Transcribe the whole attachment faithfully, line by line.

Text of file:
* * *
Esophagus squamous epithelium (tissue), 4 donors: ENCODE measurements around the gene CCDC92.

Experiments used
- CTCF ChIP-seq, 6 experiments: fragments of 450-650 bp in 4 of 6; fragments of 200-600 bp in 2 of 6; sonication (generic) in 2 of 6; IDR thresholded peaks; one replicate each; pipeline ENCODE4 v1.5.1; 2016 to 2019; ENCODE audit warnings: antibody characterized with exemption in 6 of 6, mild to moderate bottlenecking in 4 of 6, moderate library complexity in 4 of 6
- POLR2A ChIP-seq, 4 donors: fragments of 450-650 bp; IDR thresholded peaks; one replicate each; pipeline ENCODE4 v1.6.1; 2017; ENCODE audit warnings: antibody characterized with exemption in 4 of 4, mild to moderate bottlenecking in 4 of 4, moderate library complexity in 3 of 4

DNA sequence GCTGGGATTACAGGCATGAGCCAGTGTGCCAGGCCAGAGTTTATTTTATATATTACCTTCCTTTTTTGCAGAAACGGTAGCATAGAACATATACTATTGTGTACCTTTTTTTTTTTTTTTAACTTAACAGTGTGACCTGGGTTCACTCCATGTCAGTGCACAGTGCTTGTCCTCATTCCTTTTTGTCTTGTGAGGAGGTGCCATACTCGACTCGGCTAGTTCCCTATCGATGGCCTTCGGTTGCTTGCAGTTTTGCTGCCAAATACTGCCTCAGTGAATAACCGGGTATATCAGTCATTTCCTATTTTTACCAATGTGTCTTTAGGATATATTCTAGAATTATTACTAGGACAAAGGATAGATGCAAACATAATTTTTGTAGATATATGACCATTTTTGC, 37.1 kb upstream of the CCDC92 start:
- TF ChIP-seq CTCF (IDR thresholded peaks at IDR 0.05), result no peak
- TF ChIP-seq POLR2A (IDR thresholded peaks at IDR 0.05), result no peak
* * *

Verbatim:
Esophagus squamous epithelium (tissue), 4 donors: ENCODE measurements around the gene CCDC92.

Experiments used
- CTCF ChIP-seq, 6 experiments: fragments of 450-650 bp in 4 of 6; fragments of 200-600 bp in 2 of 6; sonication (generic) in 2 of 6; IDR thresholded peaks; one replicate each; pipeline ENCODE4 v1.5.1; 2016 to 2019; ENCODE audit warnings: antibody characterized with exemption in 6 of 6, mild to moderate bottlenecking in 4 of 6, moderate library complexity in 4 of 6
- POLR2A ChIP-seq, 4 donors: fragments of 450-650 bp; IDR thresholded peaks; one replicate each; pipeline ENCODE4 v1.6.1; 2017; ENCODE audit warnings: antibody characterized with exemption in 4 of 4, mild to moderate bottlenecking in 4 of 4, moderate library complexity in 3 of 4

DNA sequence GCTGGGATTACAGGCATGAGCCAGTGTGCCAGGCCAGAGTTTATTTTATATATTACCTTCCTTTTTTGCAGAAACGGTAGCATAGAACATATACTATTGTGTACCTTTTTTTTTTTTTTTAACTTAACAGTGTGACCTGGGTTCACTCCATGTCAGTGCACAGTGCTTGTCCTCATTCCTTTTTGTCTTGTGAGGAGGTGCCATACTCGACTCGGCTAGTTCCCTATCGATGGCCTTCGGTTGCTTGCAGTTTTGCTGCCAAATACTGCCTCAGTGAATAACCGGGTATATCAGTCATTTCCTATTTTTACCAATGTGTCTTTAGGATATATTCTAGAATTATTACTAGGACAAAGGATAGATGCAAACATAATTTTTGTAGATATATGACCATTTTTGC, 37.1 kb upstream of the CCDC92 start:
- TF ChIP-seq CTCF (IDR thresholded peaks at IDR 0.05), result no peak
- TF ChIP-seq POLR2A (IDR thresholded peaks at IDR 0.05), result no peak